Hello Again,

Many thanks to everyone for the info about their keys.

My door locks use a single sided key so i have just bought an FS903 from ebay so hopefully when it arrives i will be able to lock the doors!

Best Regards, Baz
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PostPost by: Leo Leentvaar » Sun Jan 22, 2012 11:44 am

I have to admit something here, I never ever locked the doors of the convertible cars I've owned. I'd rather have tresspassers have a looksee inside to find nothing of value in there, than let them rip open my hood or damage the doors. I do lock the boot though.
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PostPost by: Elan45 » Sun Jan 22, 2012 3:53 pm

Out of sight is out of mind. I too only lock the boot.

But when I lived near OSU campus, many years ago, someone slit the top on either my Frog-eyed Sprite or TR-3, neither lockable. On the other one, they just stole the entire top.

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PostPost by: ricarbo » Sun Jan 22, 2012 10:24 pm

Had a problem connecting tonight and haven?t tried to put up photos before so may not be successful, but:

Easiest solution is to buy new locks with keys as a matched set. Shouldn?t have thought that was too difficult, but I haven?t tried it lately.

FP, FS, FT etc denote the style of the lock/key, that is the number and position of the grooves on the business end of the key. The numbers denote which ?differ? it is, that is the raised bits that look like saw teeth. So, any FP key will go into any FP lock, but it will only turn if it is the correct differ. The good news is that these locks are pretty basic and it isn?t hard to alter them to suit your key. You do need a key from the right series, FP, FS, etc., otherwise it won?t go in because the grooves on the side are in the wrong place. I can easily believe other makes of key may well go in, as others have suggested. These things are not exactly high security/ precision. Once you have that, you need the right pins, which are stamped out of brass sheet. There are only three different pins, and you just need to swap them around until none project when the right key is inserted. If you haven?t got enough of the right pins, a few old locks from your local ?Scrappy? should sort you out with plenty of spares. Or you could just leave some pins out, but that increases the chances that someone else?s key will open your lock. Another way to make your key fit is to insert it into the barrel and then file off any projecting pins, but obviously this isn?t too clever, as now several keys will work the lock, but I?ve seen it done.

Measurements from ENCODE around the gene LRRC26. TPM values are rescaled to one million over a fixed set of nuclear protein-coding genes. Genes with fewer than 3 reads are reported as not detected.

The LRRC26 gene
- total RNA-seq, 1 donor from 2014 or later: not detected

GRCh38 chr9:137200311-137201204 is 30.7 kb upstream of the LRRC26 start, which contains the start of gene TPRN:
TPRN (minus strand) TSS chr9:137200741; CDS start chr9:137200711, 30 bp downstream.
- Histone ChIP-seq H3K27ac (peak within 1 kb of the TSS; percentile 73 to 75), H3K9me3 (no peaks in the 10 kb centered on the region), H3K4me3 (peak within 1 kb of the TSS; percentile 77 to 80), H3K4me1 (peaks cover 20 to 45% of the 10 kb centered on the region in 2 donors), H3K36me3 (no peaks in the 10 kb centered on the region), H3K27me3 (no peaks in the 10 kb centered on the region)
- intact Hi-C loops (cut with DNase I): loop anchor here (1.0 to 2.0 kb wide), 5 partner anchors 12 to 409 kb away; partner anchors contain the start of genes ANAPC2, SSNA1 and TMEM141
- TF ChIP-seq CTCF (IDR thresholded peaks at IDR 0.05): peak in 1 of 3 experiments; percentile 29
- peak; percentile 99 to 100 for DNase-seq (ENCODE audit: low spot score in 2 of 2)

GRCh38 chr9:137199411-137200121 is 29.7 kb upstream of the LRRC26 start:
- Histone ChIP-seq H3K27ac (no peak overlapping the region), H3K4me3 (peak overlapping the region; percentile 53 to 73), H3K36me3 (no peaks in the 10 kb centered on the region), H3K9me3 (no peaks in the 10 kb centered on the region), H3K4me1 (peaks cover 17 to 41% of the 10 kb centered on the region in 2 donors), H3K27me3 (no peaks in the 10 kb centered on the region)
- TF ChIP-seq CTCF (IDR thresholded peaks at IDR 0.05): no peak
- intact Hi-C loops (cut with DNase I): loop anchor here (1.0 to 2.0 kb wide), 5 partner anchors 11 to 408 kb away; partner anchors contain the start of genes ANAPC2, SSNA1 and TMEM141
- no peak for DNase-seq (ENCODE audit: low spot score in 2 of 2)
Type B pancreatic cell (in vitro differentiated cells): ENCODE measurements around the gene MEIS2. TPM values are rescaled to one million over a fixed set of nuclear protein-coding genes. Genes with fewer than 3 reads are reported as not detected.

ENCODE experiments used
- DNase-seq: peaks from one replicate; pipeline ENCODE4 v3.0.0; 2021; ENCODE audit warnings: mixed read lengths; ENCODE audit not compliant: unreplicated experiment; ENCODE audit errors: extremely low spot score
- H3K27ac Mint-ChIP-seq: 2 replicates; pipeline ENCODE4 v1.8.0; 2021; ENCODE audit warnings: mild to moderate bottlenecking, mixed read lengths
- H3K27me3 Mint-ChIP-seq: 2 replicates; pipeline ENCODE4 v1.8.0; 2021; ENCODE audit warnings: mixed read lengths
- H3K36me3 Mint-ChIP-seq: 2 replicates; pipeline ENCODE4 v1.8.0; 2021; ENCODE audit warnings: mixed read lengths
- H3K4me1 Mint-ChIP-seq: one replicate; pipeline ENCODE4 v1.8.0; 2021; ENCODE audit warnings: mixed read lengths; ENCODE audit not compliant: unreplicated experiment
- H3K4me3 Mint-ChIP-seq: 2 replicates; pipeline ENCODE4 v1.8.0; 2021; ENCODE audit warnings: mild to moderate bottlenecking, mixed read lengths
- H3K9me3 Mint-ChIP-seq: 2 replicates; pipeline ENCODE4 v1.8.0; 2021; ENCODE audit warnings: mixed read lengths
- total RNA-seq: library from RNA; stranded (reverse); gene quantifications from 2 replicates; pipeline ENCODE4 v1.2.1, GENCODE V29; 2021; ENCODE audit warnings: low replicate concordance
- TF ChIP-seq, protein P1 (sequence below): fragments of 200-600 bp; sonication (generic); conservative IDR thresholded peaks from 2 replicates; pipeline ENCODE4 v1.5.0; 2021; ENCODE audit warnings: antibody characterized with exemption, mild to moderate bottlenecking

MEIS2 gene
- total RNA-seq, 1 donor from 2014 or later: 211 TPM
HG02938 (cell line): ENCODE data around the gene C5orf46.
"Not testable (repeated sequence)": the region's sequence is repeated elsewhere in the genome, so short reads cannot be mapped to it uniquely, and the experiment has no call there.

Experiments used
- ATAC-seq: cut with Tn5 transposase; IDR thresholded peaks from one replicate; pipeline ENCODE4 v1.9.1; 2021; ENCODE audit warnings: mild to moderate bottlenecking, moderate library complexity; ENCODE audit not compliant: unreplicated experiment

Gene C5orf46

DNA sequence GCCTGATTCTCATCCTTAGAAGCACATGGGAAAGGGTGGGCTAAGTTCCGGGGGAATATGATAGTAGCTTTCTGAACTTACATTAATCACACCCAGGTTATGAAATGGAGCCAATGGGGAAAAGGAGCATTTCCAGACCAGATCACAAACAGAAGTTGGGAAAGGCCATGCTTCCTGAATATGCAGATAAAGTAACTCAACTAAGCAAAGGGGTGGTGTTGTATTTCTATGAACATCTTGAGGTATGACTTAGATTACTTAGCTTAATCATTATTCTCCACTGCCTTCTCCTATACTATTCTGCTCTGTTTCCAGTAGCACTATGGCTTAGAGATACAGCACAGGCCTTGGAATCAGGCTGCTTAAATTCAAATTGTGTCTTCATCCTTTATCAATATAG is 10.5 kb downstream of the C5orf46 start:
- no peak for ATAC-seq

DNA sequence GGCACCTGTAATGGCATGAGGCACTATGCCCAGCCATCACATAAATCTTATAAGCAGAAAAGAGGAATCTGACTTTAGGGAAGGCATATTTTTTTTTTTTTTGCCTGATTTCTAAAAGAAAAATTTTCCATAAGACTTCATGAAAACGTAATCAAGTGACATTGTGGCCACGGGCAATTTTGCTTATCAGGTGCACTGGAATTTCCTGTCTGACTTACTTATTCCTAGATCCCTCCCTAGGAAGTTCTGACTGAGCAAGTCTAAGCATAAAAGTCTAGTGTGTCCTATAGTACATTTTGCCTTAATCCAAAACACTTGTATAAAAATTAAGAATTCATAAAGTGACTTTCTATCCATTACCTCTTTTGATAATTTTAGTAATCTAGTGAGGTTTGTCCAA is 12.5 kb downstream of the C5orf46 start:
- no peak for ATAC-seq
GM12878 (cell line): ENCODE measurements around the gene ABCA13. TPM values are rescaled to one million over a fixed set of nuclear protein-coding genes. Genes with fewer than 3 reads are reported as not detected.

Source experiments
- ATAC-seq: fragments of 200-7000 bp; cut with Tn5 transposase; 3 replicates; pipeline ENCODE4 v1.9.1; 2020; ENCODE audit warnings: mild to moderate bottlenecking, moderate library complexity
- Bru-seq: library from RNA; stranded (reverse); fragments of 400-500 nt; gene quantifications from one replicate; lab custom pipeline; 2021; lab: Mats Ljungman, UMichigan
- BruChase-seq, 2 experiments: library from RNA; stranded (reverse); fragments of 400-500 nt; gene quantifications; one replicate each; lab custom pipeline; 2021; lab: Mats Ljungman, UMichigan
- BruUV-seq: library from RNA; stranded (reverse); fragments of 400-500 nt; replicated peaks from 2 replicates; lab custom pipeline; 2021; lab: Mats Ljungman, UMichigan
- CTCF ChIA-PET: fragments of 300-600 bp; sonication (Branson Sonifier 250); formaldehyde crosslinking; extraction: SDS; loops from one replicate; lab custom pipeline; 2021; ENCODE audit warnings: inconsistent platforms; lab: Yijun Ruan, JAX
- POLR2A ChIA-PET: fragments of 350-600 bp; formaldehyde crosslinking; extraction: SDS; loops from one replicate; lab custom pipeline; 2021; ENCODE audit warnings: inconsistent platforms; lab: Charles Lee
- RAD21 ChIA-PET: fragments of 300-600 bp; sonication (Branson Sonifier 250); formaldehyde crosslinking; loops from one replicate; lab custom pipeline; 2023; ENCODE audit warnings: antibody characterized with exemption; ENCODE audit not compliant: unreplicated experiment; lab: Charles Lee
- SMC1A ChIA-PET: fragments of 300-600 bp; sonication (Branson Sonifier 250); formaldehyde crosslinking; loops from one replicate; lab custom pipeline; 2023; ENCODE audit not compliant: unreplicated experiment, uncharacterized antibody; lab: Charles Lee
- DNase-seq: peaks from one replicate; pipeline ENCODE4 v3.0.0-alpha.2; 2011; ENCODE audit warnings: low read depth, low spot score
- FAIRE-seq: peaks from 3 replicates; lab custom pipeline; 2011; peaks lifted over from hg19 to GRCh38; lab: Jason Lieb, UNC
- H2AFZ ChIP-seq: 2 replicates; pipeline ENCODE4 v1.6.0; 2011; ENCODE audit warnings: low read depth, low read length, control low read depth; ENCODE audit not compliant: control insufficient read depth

The way they work is that the pins in the barrel stick up/down into grooves in the barrel housing, thus preventing the barrel from rotating. Insertion of the correct key moves the pins so that they no longer project outside the barrel and it can then turn. The different pins only vary by the location of an oblong hole, cut into them, causing them to move to a different height when the key is inserted. There are five of these pins, so that, coupled with the three different sizes, gives the maximum number of variations, or differs. The pins can be pushed out of the barrel and swapped to a different position with a firm push from a small screwdriver, without damage. Be careful not to lose the little brass spring under the tang of the pin.

To do this, you have to remove the barrel from the lock, which isn?t hard unless it?s corroded. Remove the complete lock from the door, then remove the blue steel snap ring from the end of the barrel housing, revealing a pin which secures the lever at the end of the barrel. Remove the pin (it is a loose fit), then the lever falls off and the barrel slides out. You need to make a note of where the lever was fitted as there are four different possibilities and only one is right for your application.

I attach some photos which show a door lock intended for a pressed steel door, hence the snap ring to locate it in the door. Fibreglass door locks have a nut around the barrel housing to secure them, if I remember correctly.

Problems include the barrel should have an operational shutter where the key hole is to exclude water therefore ice, the metal is a very soft alloy which allows it to wear, so the wrong key works, particularly if forced.

Couldn't put up the photos, sorry, must be an easy way if only i knew.

Richard